There has been a long and proud history of gunmaking in Turkey dating back to the Ottoman Empire

In gunmaking terms Turkey is famous for its wood – in particular its walnut.

Better than the French

Many people talk about French walnut but in fact the French imported it from Turkey during the Crusades. It might spark some comment and a bit of controversial chat but Turkish wood is equal to, if not better than French.

Over the past 15 years more Turkish-made guns have been seen in the UK.

The surge in popularity and success of Italian guns in recent history has no doubt had an effect on the Turkish industry, and you can see much influence of the likes of Beretta in the output of firms such as Huglu or ATA Arms in terms of form and construction.

Improvements in the build quality

Until recently Turkish shotguns looked alright but fell short in standards of build. However there’s been a recent trend towards good quality, much as has been shown with Spanish guns and the likes of AYA.

Most people will be attracted by the low price

Semi-automatics, like Hatsan’s Escort, are the Turkish guns you are most likely to have come across.

Although the price is likely to be an attraction, many potential buyers may be put off by worries about reliability. This seems to be quite a divisive matter. One owner might rate his gun and another individual say they’d never touch a Turkish gun.

We haven’t seen a problem with many Turkish guns

We have a large and busy workshop here in Spalding, and we haven’t seen that many Turkish guns which have needed sorting out.

This is due to the upwards trend in quality previously mentioned and the good warranty provided by English importers.

Turkish semi-autos going under the names Webley and BSA were the first to be commonly seen in the UK, followed by side-by-side guns.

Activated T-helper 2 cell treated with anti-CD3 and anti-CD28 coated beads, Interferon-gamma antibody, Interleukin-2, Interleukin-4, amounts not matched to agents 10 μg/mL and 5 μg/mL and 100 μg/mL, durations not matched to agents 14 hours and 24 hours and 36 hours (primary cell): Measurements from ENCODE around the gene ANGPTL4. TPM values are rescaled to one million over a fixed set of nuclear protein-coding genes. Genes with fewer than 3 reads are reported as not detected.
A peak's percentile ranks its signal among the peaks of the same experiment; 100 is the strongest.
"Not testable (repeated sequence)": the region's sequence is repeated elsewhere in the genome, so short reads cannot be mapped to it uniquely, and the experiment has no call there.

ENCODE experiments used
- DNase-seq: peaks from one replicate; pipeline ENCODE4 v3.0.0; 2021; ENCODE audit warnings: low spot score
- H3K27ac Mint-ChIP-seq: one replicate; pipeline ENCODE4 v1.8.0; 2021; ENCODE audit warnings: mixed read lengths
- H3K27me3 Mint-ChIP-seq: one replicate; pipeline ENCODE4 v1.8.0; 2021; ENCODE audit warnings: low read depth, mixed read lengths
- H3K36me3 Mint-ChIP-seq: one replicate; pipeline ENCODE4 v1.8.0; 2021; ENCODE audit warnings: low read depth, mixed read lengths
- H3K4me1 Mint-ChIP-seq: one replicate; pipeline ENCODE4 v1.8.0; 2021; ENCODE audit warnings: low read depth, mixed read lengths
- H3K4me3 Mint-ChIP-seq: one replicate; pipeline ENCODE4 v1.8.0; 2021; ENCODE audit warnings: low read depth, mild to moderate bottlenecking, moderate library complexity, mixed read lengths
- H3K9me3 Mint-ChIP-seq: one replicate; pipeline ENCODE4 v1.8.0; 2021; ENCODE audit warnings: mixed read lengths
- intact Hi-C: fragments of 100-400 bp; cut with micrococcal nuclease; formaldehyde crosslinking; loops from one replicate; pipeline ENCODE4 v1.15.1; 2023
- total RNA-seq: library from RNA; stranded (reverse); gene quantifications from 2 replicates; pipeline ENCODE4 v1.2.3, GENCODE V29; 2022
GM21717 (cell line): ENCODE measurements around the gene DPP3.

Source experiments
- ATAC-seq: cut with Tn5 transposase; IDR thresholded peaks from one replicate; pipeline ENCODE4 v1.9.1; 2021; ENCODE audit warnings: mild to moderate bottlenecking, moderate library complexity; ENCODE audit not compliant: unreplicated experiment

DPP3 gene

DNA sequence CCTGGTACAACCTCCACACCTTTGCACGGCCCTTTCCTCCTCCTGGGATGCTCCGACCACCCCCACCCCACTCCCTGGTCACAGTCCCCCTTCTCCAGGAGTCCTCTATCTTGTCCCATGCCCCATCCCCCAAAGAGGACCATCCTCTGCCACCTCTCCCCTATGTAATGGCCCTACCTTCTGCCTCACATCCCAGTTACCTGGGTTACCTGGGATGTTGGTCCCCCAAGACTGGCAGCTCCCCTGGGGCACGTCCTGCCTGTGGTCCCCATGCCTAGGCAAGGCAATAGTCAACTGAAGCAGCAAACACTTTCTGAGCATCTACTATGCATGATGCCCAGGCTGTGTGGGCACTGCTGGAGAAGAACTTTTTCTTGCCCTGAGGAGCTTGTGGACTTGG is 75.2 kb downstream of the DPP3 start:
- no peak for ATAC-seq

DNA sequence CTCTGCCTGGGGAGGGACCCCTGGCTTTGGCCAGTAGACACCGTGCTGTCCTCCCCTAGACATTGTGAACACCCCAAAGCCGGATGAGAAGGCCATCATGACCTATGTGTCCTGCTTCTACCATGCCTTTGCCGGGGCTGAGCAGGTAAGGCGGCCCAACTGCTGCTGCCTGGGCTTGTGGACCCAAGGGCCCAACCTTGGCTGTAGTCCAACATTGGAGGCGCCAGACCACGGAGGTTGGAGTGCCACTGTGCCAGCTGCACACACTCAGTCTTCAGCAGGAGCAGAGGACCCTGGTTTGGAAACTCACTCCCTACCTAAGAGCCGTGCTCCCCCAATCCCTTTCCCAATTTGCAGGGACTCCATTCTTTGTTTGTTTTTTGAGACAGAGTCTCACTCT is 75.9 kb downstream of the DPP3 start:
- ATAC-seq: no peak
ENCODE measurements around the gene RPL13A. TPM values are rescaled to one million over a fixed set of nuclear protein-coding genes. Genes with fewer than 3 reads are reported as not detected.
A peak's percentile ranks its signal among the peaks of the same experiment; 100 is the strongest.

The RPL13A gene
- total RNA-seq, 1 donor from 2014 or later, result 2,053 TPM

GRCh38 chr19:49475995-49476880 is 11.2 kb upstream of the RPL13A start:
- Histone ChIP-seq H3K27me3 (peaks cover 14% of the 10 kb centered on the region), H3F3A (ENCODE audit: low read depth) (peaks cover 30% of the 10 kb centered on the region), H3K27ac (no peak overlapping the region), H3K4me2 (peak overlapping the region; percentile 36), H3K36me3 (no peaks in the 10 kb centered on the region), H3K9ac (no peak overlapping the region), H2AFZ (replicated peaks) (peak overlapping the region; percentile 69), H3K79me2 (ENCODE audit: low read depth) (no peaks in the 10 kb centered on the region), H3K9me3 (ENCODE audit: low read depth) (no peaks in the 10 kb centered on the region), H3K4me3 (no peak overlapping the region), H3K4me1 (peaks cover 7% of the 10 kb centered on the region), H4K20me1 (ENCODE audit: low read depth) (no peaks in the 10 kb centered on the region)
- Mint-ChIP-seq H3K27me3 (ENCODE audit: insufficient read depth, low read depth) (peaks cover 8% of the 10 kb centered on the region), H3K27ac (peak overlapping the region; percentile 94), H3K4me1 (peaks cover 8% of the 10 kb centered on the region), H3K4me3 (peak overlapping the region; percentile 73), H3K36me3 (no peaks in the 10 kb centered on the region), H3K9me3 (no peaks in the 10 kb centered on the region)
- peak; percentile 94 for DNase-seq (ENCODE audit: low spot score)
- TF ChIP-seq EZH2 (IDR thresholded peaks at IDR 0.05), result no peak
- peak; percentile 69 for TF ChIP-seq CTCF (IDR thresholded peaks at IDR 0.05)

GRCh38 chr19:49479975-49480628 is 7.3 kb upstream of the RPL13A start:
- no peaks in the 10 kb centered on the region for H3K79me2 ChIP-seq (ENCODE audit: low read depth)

About four years ago we began to see the first best Turkish sidelocks.

They had taken the London nine pin design and copied it, and the finish of the gun and quality of the internal components such as the intercepting sears, hammers, bridle etc. were very good. However you are unlikely to see these good examples in the UK and they are probably being exported elsewhere.

Best sidelocks on the way

Ladd’s Guns have imported Turkish guns by the name of Jenson.

They have an over-under sidelock gun in the Holland & Holland five pin style for £1,950 on their site at the moment and a boxlock side-by-side. Both are good looking guns with very high grade wood and very good finishing. With scroll engraving and a colour case hardened finish, they certainly look the part.

The wood to metal fit looks very good and the internal parts are beautifully polished.

Check the gun has been through an English proof house

Whenever buying a gun from a Turkish maker you must make absolutely sure it has been through one of the English proof houses, as we do not accept Turkish proof in this country, only our own or that from Germany or Belgium.

There are a lot of independent manufacturers in Turkey, so it is difficult to say if there is one name you should look out for in the future.

Once any of these firms have the support of a large importer the quality of their guns and the size of their output will grow exponentially.

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